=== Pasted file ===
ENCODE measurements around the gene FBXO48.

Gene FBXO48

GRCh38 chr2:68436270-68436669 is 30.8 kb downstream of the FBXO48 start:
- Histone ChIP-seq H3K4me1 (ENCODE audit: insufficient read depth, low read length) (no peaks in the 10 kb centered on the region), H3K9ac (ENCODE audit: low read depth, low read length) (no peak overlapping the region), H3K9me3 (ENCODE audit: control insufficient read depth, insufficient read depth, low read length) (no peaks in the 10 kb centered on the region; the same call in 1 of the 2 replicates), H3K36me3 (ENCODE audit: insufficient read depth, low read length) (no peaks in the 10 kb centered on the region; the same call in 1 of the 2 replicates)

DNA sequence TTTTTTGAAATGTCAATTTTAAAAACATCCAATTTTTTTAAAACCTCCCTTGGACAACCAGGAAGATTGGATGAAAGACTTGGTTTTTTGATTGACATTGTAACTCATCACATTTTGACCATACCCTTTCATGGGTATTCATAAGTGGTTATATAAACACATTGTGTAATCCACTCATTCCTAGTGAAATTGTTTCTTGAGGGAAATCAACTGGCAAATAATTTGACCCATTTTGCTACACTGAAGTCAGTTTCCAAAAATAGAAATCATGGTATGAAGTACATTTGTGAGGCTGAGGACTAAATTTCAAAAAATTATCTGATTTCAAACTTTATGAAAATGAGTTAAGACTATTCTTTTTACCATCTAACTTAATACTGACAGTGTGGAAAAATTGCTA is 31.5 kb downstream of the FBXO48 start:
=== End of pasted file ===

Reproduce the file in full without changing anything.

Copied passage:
ENCODE measurements around the gene FBXO48.

Gene FBXO48

GRCh38 chr2:68436270-68436669 is 30.8 kb downstream of the FBXO48 start:
- Histone ChIP-seq H3K4me1 (ENCODE audit: insufficient read depth, low read length) (no peaks in the 10 kb centered on the region), H3K9ac (ENCODE audit: low read depth, low read length) (no peak overlapping the region), H3K9me3 (ENCODE audit: control insufficient read depth, insufficient read depth, low read length) (no peaks in the 10 kb centered on the region; the same call in 1 of the 2 replicates), H3K36me3 (ENCODE audit: insufficient read depth, low read length) (no peaks in the 10 kb centered on the region; the same call in 1 of the 2 replicates)

DNA sequence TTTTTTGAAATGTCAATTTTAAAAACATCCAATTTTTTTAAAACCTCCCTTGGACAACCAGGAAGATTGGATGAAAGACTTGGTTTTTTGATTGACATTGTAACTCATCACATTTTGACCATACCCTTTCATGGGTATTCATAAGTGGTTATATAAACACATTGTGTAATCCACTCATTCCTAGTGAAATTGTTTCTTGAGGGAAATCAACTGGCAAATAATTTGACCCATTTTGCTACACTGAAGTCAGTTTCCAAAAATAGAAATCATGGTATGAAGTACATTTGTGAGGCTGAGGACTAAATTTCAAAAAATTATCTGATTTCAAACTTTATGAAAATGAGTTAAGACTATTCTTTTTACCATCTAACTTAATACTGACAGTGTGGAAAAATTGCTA is 31.5 kb downstream of the FBXO48 start: